Better Call Saul Demonstrates A Fabulous Buyer Persona Example
by Jo Shaer, on March 17, 2016
And, watching AMC's Better Call Saul, the popular prequel to Breaking Bad, this week, we saw a fantastic example of the Buyer Persona in action. Warning, Spoilers!
Buyer Persona Example on Better Call Saul
Saul (or James McGill as he is known in the prequel) is a lawyer who is working a case against a care home chain who are ripping off their pensioner residents. The care homes have banned him from visiting their premises - even to see his existing clients - because he keeps on getting new people to instruct him and adding to the class action against them.
Saul needs to find a new way to reach out to these additional cases. He discovers that the residents from care homes across the state will visit their local coffee shop for a treat once a week. And so, for a couple of weeks, he bribes the bus drivers who take the residents on these trips to stop for a while to let him get on the bus and talk to the elderly passengers. But, of course, this type of solicitation is illegal so this outreach has to stop rather abruptly.
Knowing your Buyer Persona is critical to the success of your campaign
Saul's Buyer Persona has been built up over many months of visiting care homes and trying to find ways to get residents on their own - away from their carers. This means that he has become initimate with all the day to day minutiae of their lives.
And, because he knows his elderly clients and their daily routine at the care homes so well, Saul remembers that the one time when every resident of the care home is in the same place is at 3pm on a Wednesday afternoon. This is when they all gather in the television room to watch their favourite programme, Murder She Wrote.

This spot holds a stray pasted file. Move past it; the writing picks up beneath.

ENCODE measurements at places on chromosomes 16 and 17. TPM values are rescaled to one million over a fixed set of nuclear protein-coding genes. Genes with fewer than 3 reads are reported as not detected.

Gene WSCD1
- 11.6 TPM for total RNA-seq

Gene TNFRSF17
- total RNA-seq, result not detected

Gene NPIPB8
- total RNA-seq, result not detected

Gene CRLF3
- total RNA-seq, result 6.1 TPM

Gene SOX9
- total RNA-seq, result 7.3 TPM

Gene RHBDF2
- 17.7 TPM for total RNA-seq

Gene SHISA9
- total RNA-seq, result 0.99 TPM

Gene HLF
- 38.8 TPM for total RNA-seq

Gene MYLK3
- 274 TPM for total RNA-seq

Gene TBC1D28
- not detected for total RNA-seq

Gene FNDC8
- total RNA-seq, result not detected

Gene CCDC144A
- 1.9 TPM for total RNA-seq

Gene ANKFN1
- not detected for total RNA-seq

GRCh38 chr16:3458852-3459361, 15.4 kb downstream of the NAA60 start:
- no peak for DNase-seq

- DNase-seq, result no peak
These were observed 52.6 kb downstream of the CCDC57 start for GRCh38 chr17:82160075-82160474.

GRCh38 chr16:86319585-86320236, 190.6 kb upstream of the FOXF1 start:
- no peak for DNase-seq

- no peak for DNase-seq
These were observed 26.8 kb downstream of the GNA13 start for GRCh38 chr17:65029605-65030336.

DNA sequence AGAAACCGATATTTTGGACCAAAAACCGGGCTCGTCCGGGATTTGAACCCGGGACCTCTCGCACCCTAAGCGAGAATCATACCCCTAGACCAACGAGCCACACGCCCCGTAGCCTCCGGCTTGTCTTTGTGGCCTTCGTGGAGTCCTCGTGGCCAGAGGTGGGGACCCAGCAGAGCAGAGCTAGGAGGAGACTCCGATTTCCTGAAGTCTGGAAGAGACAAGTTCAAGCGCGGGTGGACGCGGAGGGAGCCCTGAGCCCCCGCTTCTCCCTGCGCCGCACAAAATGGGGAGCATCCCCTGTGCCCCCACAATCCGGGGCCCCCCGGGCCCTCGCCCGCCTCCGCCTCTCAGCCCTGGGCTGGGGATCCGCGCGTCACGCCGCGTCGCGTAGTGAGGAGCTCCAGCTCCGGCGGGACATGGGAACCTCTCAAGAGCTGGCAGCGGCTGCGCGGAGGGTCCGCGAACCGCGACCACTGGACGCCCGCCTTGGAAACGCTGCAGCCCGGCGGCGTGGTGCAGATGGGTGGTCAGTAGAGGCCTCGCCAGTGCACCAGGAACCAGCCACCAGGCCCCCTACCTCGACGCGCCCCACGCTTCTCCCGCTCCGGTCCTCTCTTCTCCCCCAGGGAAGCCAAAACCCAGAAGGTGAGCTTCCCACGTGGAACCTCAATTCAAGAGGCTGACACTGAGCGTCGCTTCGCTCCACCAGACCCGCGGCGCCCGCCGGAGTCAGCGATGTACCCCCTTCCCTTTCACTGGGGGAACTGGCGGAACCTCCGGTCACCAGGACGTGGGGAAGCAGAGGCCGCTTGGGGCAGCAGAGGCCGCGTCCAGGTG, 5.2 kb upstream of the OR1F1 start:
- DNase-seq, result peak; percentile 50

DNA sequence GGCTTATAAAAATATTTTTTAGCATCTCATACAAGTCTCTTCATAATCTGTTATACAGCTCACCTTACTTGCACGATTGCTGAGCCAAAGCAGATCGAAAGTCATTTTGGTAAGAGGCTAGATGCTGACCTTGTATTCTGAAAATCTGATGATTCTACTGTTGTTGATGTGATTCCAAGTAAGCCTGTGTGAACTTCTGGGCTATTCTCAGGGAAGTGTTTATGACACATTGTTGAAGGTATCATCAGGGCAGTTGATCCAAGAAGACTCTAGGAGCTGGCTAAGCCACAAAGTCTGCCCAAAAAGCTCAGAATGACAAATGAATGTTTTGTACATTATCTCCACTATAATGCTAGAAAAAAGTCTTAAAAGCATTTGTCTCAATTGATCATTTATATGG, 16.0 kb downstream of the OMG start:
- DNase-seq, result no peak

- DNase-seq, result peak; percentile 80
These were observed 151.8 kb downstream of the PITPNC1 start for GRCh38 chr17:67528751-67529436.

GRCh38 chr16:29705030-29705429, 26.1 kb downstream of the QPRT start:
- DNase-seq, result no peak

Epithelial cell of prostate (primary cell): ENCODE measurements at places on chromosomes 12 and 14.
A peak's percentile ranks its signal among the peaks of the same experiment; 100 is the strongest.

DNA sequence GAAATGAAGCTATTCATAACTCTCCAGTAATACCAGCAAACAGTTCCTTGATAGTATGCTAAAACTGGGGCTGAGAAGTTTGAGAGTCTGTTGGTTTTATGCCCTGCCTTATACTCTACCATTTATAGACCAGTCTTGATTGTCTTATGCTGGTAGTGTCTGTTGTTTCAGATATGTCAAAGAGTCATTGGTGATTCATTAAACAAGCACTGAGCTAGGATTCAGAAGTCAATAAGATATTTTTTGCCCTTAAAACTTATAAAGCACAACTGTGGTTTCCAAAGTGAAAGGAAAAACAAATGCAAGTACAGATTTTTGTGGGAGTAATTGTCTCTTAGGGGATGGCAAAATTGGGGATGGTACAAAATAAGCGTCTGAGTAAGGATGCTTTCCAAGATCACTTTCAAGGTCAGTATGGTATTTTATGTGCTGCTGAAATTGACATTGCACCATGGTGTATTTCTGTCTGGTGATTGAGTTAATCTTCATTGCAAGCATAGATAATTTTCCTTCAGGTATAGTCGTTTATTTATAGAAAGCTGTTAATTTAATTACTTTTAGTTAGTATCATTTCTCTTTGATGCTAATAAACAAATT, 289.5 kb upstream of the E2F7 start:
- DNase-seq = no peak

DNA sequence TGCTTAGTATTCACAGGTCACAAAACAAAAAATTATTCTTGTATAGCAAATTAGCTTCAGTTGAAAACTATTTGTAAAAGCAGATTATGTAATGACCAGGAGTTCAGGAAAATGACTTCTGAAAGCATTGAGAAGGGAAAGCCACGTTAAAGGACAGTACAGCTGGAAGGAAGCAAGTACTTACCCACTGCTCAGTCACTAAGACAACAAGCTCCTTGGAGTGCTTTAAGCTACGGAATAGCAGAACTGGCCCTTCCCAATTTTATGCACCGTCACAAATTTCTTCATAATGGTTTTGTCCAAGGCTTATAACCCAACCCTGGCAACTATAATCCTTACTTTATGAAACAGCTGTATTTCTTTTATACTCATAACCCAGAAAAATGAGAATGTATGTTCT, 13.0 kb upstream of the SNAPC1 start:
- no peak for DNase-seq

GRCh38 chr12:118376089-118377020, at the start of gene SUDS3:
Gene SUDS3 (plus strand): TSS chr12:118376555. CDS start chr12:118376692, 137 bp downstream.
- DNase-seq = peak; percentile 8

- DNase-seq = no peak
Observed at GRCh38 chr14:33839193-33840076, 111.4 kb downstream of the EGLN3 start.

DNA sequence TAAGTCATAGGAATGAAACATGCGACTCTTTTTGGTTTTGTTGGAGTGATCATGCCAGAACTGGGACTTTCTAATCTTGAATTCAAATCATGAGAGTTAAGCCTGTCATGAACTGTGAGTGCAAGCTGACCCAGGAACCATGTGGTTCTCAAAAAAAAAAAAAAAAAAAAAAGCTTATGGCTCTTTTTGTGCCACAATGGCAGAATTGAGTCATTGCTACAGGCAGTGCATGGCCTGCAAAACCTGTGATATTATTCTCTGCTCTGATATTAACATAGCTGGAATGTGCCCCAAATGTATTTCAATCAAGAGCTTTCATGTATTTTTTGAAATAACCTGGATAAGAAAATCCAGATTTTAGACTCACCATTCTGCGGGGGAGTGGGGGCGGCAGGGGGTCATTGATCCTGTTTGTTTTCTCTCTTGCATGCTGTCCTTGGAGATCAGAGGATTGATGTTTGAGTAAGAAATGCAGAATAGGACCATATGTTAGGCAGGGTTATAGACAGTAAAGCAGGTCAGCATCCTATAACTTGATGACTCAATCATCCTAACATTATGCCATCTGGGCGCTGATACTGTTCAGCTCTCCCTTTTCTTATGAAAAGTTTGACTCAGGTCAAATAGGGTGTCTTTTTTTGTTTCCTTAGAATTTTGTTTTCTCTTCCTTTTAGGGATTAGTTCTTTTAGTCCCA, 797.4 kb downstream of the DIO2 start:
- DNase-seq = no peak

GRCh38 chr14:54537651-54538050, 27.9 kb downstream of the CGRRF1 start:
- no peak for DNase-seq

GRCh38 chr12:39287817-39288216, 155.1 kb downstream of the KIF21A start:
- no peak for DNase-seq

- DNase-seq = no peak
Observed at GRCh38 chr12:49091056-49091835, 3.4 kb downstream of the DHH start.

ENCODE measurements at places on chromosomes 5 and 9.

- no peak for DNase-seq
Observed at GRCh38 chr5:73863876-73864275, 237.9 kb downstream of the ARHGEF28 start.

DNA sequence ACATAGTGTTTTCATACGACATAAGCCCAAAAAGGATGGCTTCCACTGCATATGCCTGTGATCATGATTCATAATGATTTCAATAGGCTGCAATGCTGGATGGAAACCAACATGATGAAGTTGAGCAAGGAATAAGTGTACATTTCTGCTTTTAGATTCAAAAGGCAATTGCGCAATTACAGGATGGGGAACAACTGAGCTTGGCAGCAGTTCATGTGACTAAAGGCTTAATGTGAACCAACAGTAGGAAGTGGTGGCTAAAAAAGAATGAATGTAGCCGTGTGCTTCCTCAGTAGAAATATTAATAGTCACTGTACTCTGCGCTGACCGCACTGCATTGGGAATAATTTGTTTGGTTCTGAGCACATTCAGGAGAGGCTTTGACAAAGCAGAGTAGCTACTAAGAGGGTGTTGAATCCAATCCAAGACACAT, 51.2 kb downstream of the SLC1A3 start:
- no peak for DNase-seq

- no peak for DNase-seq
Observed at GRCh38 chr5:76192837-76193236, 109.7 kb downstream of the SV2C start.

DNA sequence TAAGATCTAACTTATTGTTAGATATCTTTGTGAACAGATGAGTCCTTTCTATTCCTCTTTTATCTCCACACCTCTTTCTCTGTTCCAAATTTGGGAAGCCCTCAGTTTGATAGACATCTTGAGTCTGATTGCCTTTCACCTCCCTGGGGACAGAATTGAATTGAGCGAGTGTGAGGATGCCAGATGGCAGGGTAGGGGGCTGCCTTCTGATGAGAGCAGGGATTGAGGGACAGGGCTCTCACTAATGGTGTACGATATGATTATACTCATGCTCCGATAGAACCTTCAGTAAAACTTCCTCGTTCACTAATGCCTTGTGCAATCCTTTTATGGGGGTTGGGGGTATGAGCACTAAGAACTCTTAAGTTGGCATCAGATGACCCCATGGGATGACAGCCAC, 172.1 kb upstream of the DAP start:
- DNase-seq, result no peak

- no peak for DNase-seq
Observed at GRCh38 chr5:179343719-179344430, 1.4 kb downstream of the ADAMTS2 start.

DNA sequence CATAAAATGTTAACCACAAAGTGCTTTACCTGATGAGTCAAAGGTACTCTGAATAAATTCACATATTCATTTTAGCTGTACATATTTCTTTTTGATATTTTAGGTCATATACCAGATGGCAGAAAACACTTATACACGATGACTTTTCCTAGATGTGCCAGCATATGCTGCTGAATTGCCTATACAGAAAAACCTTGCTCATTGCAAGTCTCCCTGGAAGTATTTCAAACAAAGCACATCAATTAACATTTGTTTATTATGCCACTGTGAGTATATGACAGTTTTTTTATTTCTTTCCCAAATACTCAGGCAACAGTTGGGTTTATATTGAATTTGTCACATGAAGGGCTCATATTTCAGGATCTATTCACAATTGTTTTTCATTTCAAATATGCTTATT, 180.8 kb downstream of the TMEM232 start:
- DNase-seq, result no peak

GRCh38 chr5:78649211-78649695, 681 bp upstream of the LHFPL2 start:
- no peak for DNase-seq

He realises that if he runs a television commercial about the problems faced by unsuspecting residents in the care home during the first ad break, every resident in every care home will see it and be alerted to their situation.
He produces an ad that speaks directly to the residents. OAPs who have saved all their lives for a pension and, when they lose their partner, retire to the care home who promise to look after them forever. His ad shows a little old lady in a rocking chair worrying about the fact that her money has just run out followed by a voiceover explaining the problem and how Saul and his company can help if those affected just pick up the phone and call.
The ad runs at 3.15... but the many telephone lines awaiting the calls do not ring.
The phones remain silent for the next 45 minutes and Saul starts to become very despondent.
At which point all hell breaks loose with 108 calls. The pensioners were not going to take any action until Jessica Fletcher had solved the latest murder! So it was not until 4pm that anyone got out of their chair to contact Saul.
It was the one piece of the puzzle that he had not worked out.
That is soooo Not Inbound, Jo
But, Jo, I hear you say, a television ad is not inbound marketing? Ah, but if you are aiming your commercial at a very specific demographic who need your product and showing the ad at a time when that specfic demographic will be able to see it - that's definitely not scattergun or distracting.
It's targeted and educational! But it's also cost-effective.
The ad cost $1300 to produce and show on air - with over 100 calls that is just $13 per lead.
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